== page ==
Optus, Australia’s second largest telco, will use Space X’s low latency satellite constellation to provide mobile connectivity to 100% of Australia 

Optus’s terrestrial mobile network coverage currently covers 98.5% of Australia’s population (around 25.5 million people). However, due to Australia’s unique geography, the vast majority of these people are located in a small number of dense urban centres, such as Sydney, Melbourne and Perth, leaving vast swathes of the outback largely untouched by mobile connectivity. In fact, around 60% of the country’s landmass has no mobile connectivity at all. 

Covering these relatively unpopulated areas with terrestrial networks is economically unviable, hence operators are looking to emerging technologies to help solve this challenge.  

That is why Optus has this week partnered with SpaceX, aiming to make use of the latter’s low Earth orbit (LEO) satellite constellation Starlink to provide direct-to-mobile connectivity to consumers in hard-to-reach areas.  

“Australia’s vastness and terrain can make it difficult for any operator to provide mobile coverage everywhere it is needed – especially in remote or hard-to-reach locations,” said Matt Williams, Marketing and Revenue Managing Director at Optus. 

“Our work with SpaceX aims to bring the coverage capabilities of satellites direct to compatible mobile handsets without the need for customers to buy additional equipment. This partnership builds on our proud history of satellite innovation in Australia.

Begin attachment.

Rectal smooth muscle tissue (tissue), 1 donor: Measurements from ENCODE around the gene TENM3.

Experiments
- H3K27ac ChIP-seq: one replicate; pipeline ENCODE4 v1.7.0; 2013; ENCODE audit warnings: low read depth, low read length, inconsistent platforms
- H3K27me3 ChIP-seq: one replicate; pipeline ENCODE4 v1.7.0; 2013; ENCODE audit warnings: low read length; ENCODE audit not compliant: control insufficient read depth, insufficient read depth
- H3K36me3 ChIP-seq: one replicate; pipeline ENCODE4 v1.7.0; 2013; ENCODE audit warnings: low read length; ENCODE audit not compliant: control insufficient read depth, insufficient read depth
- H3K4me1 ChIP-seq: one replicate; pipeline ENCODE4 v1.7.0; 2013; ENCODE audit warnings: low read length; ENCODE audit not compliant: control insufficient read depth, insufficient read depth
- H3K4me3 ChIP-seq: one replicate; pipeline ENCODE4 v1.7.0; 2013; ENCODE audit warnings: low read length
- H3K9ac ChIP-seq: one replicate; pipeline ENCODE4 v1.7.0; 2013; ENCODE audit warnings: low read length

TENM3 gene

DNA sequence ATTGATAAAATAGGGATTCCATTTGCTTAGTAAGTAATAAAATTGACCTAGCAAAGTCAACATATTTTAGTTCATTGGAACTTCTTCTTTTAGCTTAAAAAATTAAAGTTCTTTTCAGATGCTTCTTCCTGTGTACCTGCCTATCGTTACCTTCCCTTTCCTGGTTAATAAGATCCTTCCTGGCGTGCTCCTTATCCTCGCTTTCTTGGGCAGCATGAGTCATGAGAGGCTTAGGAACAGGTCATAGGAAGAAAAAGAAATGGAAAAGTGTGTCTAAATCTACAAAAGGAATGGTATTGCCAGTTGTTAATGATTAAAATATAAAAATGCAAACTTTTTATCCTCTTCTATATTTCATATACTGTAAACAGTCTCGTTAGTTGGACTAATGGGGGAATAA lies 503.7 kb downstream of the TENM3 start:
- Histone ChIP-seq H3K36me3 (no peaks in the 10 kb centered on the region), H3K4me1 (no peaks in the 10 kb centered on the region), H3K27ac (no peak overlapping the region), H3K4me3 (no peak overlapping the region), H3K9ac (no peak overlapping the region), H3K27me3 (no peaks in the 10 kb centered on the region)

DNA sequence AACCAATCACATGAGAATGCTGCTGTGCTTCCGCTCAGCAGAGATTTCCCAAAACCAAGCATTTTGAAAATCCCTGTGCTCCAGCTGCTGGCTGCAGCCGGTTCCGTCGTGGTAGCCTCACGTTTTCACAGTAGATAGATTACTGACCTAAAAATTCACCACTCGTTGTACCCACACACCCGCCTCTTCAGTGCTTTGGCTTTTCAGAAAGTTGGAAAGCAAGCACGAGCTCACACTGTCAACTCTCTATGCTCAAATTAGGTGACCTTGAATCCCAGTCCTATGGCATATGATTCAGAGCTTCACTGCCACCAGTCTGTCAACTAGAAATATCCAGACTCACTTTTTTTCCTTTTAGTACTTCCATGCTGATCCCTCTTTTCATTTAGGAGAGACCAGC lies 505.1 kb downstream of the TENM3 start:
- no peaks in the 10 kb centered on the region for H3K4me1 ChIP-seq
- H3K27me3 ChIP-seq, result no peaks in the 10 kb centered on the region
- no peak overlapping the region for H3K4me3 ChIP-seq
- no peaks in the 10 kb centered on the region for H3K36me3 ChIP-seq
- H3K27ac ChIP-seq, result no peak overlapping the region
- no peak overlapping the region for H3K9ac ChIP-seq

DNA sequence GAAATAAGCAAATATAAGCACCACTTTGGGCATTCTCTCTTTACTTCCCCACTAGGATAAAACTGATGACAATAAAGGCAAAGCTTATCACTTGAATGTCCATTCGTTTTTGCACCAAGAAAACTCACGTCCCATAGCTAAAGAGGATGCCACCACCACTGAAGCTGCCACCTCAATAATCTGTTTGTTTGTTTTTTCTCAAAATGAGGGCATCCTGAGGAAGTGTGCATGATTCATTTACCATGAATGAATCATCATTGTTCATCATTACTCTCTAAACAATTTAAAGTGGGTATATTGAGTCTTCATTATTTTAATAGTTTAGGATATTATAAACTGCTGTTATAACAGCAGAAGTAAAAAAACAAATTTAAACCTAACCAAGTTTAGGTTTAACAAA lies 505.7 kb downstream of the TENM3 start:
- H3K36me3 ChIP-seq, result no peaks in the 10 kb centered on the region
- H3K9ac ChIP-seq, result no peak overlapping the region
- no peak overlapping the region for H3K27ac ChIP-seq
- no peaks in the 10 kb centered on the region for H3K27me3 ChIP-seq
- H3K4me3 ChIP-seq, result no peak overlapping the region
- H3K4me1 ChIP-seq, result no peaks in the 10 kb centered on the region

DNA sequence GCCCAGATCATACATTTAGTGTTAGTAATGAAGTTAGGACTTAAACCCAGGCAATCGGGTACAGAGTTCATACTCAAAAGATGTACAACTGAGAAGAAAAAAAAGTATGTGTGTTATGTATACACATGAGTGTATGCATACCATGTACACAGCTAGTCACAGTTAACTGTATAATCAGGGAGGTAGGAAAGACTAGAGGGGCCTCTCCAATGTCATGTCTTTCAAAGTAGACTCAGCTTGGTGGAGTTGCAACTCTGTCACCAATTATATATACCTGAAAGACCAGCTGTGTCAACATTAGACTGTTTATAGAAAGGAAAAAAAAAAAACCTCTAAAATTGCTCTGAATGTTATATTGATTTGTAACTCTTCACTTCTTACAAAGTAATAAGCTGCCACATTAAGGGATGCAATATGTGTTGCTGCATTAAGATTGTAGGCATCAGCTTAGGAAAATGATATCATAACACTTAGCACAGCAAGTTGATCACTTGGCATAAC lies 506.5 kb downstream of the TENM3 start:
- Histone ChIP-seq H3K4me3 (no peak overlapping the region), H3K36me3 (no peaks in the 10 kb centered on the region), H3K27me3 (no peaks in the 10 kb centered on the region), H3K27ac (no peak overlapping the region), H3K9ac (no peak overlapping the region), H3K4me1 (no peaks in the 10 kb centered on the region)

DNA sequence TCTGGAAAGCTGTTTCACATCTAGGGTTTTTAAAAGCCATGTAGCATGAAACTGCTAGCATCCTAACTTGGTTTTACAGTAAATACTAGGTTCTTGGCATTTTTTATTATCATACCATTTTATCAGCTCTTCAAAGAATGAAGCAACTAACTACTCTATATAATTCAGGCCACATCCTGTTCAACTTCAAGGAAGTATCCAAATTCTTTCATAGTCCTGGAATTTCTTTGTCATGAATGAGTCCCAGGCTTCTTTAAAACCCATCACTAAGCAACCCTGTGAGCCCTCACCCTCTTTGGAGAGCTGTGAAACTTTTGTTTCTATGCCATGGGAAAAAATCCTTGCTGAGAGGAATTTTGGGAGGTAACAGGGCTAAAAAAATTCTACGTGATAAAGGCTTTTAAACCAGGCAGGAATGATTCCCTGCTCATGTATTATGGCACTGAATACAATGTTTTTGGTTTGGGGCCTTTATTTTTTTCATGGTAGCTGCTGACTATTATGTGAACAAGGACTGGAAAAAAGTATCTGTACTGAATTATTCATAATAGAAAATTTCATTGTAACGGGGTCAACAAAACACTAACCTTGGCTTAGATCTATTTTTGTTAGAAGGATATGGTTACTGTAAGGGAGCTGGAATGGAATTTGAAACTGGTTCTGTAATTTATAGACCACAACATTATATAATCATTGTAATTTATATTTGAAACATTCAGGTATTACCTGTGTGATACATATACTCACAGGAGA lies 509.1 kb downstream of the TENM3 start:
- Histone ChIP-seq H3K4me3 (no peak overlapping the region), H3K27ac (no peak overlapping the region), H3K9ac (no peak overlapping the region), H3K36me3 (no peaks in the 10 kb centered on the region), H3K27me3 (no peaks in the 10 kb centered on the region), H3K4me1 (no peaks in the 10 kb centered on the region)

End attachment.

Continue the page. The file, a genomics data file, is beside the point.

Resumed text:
Testing of the satellite-to-phone service is underway, with the connectivity services be rolled out in stages, SMS services beginning in late 2024, and data and voice services the following year. 

“This is a truly innovative model for Australia – connecting satellites to standard mobile phones – and a significant evolution beyond the services SpaceX has provided in Australia to date. It will create a unique experience for Optus customers,” added Williams. 

The deal comes just weeks after Optus’s largest rival, Telstra, also signed a Starlink deal. However, as opposed to direct-to-mobile coverage, Telstra’s partnership with the satellite operator will focus on providing fixed broadband services. 

Starlink currently has around 4,000 satellites orbiting Earth at a height of around 550km, with the aim of increasing this number to 12,000 in the near future.  

How is the growth of the LEO satellite industry impacting the global telecoms sector? Join the operators in discussion at this year’s Total Telecom Congress live in Amsterdam 

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